Earlier this month, Scott Walker, Republican Governor-elect of Wisconsin, vowed to reject $810 million in federal stimulus funds that were meant to go to a high-speed train to be built between Milwaukee and Madison.

Instead of the “boondoggle” of high-speed rail, as Walker calls it on the website dedicated to not having high-speed rail, he calls for the money to go instead to road projects. Walker is not alone. John Kasich, Governor-elect of Ohio, has also asked to use the $400 million allocated to his state for road construction and freight lines.

Enter California. On the heels of Secretary of Transportation Ray LaHood’s announcement that the money must either be used for high-speed rail or returned, Gov. Arnold Schwarzenegger sent a letter to LaHood letting him know that “you are more than welcome to redirect that money to California -- where we know how to use it to generate hundreds of thousands of jobs and provide a clean, fast and low-cost way to travel.”

But cost is at the heart of the issue. Walker argues that Wisconsin can’t afford to operate the train once it is constructed. However, there is no form of transportation that is not subsidized in some way. Ultimately, the question is where government dollars are best spent.

While there are some questions in California about right-of-ways and the ultimate cost of a modern HSR train that will run at 220 mph, residents still passed a $9.9 billion bond in 2008 and the state has continued to get sizeable chunks of stimulus funds for their project because they are further along with environmental assessment impacts than some other states.

Also, the train in California will be truly high-speed, grade-separated, and will cut down on air congestion. In France and Spain, as HSR networks were built, regional air traffic was cut at least in half.

In the approximately 80-mile corridor between Milwaukee and Madison, the advantages of rail travel versus air travel are less obvious. The system will be fast, but hardly what Europeans consider HSR. It will top off at about 110 mph, and operate at about 80 to 90 mph, according to the plan.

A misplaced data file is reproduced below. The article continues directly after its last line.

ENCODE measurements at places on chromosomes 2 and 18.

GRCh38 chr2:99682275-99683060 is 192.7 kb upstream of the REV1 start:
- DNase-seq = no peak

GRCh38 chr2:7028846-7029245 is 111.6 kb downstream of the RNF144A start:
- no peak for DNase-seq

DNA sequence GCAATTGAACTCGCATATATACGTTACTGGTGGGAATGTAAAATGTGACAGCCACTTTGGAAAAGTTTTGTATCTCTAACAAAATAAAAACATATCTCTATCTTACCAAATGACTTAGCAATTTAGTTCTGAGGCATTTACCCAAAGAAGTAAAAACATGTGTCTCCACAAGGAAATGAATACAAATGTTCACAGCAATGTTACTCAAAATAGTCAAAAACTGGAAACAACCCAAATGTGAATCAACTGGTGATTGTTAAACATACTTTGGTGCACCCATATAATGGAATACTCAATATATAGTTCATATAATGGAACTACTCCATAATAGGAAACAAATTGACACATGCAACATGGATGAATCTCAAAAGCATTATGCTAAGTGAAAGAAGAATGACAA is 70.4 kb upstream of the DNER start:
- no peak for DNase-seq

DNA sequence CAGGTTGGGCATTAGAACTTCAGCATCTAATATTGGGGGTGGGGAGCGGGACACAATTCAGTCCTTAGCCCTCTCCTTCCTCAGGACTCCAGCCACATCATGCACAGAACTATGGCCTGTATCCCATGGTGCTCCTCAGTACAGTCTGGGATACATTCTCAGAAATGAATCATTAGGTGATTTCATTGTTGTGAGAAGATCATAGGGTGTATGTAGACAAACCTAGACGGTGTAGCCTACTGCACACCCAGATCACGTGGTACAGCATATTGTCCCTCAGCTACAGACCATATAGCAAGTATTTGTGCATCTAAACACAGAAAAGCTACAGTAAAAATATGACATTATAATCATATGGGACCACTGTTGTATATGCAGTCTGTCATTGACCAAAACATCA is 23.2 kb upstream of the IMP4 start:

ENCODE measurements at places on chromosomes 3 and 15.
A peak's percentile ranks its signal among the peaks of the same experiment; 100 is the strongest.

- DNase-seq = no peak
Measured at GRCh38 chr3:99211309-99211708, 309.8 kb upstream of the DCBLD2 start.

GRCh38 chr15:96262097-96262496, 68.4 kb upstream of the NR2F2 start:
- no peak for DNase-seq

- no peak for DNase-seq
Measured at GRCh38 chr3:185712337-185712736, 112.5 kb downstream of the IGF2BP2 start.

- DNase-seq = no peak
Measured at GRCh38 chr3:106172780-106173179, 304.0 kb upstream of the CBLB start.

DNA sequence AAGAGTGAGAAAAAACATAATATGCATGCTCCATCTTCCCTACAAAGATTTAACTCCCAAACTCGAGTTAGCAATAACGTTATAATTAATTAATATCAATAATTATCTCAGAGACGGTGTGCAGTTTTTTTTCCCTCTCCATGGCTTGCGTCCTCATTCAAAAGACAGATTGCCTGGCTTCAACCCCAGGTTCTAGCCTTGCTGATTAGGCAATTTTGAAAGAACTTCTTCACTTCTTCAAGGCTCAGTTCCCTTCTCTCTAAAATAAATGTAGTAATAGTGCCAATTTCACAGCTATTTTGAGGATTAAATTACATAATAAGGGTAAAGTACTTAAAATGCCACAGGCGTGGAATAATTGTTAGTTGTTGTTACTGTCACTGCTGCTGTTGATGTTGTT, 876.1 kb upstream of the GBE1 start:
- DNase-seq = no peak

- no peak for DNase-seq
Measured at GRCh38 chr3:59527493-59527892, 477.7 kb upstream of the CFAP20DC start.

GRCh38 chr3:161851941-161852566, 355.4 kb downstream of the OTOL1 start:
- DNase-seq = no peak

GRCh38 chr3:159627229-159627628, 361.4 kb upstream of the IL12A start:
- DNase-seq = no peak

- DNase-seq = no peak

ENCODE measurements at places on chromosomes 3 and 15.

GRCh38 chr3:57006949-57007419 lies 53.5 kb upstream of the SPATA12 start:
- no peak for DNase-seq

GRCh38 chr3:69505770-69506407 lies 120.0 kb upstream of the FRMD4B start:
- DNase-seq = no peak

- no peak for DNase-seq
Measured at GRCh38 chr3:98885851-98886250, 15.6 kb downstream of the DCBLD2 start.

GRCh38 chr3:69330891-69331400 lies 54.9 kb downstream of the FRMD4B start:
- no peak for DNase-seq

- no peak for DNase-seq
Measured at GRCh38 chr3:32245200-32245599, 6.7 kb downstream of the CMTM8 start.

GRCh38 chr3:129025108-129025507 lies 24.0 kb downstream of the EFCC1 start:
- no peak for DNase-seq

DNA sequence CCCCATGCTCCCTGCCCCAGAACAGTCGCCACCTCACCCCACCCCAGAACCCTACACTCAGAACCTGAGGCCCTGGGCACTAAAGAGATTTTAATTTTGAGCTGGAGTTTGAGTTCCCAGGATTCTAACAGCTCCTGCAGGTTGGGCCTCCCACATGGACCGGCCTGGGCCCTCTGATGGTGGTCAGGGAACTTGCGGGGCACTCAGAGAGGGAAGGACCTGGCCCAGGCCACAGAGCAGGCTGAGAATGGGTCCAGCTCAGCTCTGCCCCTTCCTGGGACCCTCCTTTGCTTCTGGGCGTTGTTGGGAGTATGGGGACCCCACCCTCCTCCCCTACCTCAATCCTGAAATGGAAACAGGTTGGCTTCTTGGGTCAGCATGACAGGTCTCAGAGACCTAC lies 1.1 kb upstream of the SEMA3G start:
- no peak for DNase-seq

However, even though it won’t be a bullet train, Walker is already seeing backlash over rejecting the funds, which will simply be reallocated to California or other states that make a bid for it.

The Minnesota AFL-CIO has called for him to change his mind. Also, tourism is one of the top three economic sectors in Wisconsin, and having a train that connects two major cities could help to bring more tourism dollars to the state. Spain also found that connecting cities that had experienced economic disadvantage reinvigorated those places, bringing new business and residents to both communities.

Business opportunities in Wisconsin may already be lost if there are no plans for HSR. Talgo, a Spanish train builder, had already committed to opening a factory in Milwaukee, but without the train, the company said it would only stay through 2012 and then take its business elsewhere.

The decision made by Walker also means that Wisconsin might be cut off from the larger planned HSR network in the Midwest, which would connect to Chicago and the Twin Cities.

The clock is already ticking for Walker to change his mind or cough up the money. “Unless you change your position,” LaHood wrote to the Governor-elect, “we plan to engage in an orderly transition to wind down Wisconsin’s project.”